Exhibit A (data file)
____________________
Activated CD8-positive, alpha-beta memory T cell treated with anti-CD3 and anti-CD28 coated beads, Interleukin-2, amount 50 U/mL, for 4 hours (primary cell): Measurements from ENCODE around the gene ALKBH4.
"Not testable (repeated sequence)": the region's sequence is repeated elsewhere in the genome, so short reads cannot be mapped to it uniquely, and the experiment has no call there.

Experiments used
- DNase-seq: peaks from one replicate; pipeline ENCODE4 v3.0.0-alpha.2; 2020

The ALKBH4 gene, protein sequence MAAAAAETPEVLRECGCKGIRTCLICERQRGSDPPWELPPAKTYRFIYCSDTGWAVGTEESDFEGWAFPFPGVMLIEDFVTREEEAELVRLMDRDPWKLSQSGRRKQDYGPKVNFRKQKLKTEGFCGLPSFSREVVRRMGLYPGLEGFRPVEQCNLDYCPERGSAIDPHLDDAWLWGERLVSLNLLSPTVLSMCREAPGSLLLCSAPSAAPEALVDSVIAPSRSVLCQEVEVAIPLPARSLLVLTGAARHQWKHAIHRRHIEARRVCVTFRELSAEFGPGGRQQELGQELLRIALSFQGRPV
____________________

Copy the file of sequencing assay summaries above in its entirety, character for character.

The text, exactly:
Activated CD8-positive, alpha-beta memory T cell treated with anti-CD3 and anti-CD28 coated beads, Interleukin-2, amount 50 U/mL, for 4 hours (primary cell): Measurements from ENCODE around the gene ALKBH4.
"Not testable (repeated sequence)": the region's sequence is repeated elsewhere in the genome, so short reads cannot be mapped to it uniquely, and the experiment has no call there.

Experiments used
- DNase-seq: peaks from one replicate; pipeline ENCODE4 v3.0.0-alpha.2; 2020

The ALKBH4 gene, protein sequence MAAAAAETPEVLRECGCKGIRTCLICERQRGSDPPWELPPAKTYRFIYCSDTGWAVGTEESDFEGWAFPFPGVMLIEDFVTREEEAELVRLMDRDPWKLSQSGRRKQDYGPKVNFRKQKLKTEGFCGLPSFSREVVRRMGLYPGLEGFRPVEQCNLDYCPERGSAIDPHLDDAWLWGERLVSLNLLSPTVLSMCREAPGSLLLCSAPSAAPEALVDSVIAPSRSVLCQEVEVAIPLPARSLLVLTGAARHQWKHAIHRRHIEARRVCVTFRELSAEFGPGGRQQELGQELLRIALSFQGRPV